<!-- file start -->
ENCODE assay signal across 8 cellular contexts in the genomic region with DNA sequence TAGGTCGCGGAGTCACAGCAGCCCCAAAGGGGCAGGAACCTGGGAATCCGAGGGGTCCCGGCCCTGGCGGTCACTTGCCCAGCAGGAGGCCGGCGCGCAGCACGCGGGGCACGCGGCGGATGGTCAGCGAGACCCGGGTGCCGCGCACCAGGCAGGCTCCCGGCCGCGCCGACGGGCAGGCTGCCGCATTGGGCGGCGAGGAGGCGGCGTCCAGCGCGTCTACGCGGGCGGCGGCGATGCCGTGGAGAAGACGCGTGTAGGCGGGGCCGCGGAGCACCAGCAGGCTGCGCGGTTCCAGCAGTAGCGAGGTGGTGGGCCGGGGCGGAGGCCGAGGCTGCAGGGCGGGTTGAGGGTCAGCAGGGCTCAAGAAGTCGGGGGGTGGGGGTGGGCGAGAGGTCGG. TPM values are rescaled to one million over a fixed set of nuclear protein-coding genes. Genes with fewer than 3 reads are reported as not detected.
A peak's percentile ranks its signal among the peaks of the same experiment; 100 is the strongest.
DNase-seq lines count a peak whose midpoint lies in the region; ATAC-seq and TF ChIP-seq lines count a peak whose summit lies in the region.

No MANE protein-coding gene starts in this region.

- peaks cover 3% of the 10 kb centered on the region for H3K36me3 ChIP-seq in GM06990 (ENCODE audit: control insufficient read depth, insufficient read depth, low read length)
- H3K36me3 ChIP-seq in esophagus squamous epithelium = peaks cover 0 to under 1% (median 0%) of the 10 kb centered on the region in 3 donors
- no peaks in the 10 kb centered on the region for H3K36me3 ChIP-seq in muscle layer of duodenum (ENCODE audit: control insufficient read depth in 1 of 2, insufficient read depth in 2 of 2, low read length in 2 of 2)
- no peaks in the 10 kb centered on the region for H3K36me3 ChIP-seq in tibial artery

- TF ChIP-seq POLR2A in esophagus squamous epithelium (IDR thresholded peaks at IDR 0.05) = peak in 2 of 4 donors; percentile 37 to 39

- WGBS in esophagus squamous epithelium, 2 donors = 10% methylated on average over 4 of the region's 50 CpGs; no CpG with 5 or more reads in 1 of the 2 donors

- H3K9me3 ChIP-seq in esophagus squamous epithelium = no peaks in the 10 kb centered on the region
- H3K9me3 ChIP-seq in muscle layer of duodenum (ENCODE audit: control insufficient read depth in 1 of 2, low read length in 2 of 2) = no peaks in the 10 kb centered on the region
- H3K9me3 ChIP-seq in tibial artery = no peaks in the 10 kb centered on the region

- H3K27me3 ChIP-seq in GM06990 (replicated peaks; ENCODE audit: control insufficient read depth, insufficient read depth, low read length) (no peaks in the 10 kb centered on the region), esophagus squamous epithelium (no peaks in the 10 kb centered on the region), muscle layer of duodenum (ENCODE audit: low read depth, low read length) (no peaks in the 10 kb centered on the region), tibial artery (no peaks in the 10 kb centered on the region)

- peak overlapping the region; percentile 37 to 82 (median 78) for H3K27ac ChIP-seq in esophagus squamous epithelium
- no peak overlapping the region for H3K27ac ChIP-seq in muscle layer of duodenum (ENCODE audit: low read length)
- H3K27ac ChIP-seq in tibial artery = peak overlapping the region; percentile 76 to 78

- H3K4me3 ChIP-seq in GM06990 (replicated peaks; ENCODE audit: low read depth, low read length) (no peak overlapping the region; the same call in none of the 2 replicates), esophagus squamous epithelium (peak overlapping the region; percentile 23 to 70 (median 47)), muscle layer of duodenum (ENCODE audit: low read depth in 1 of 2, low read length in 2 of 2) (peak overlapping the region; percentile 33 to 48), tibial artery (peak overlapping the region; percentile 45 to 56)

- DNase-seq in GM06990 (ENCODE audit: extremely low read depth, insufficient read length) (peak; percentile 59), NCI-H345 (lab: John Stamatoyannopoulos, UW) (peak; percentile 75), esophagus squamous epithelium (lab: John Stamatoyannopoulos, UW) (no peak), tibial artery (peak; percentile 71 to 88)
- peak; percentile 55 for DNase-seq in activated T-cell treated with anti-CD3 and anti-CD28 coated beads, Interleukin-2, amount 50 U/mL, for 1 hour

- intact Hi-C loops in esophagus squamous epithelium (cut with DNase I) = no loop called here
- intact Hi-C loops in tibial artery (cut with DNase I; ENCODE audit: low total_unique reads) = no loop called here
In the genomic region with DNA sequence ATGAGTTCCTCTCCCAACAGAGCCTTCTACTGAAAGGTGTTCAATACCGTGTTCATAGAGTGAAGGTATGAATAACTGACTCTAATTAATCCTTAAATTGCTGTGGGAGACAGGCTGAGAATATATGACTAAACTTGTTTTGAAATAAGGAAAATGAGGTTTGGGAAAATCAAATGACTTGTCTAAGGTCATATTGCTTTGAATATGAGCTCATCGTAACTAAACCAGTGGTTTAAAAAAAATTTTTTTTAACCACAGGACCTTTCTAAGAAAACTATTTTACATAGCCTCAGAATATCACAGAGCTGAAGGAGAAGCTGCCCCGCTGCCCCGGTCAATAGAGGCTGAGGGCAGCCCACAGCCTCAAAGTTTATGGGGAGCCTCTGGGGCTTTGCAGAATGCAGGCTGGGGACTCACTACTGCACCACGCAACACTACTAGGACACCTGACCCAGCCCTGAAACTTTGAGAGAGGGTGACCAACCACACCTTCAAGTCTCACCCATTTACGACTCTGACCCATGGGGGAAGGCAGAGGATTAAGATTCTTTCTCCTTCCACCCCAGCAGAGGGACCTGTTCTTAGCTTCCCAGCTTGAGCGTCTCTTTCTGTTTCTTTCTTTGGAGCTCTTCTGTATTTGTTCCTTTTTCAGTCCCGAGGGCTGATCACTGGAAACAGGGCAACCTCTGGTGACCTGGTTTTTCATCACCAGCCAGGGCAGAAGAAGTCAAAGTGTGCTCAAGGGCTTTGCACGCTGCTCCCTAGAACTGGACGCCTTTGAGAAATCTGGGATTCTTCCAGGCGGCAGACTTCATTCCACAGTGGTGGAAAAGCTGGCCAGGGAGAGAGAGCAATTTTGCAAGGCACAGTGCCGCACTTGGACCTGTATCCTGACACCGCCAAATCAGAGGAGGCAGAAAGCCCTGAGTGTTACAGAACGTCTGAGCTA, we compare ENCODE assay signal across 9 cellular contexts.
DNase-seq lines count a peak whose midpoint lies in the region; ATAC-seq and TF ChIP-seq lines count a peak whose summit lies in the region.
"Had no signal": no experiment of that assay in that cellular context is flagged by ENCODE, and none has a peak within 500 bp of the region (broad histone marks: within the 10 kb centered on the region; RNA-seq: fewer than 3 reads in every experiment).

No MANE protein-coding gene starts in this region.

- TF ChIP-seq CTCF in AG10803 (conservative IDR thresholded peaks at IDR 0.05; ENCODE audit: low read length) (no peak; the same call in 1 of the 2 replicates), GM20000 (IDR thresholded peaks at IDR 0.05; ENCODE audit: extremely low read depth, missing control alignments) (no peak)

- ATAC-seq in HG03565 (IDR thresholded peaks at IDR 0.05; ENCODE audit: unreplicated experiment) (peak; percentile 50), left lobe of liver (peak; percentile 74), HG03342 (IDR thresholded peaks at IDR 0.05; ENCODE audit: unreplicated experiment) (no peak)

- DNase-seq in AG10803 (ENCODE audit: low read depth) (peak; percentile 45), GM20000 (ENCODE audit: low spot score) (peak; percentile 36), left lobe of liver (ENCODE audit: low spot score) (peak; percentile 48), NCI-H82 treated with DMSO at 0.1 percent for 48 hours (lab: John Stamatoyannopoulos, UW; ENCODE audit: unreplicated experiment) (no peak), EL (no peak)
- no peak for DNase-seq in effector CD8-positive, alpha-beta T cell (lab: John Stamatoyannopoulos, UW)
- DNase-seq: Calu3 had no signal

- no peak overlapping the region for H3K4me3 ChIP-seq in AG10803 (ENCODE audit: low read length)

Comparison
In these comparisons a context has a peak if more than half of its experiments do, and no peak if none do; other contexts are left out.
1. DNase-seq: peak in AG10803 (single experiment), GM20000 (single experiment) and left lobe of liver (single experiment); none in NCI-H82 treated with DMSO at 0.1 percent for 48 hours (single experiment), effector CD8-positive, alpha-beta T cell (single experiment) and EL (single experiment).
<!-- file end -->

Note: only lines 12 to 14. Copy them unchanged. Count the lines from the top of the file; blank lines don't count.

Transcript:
- H3K9me3 ChIP-seq in muscle layer of duodenum (ENCODE audit: control insufficient read depth in 1 of 2, low read length in 2 of 2) = no peaks in the 10 kb centered on the region
- H3K9me3 ChIP-seq in tibial artery = no peaks in the 10 kb centered on the region

- H3K27me3 ChIP-seq in GM06990 (replicated peaks; ENCODE audit: control insufficient read depth, insufficient read depth, low read length) (no peaks in the 10 kb centered on the region), esophagus squamous epithelium (no peaks in the 10 kb centered on the region), muscle layer of duodenum (ENCODE audit: low read depth, low read length) (no peaks in the 10 kb centered on the region), tibial artery (no peaks in the 10 kb centered on the region)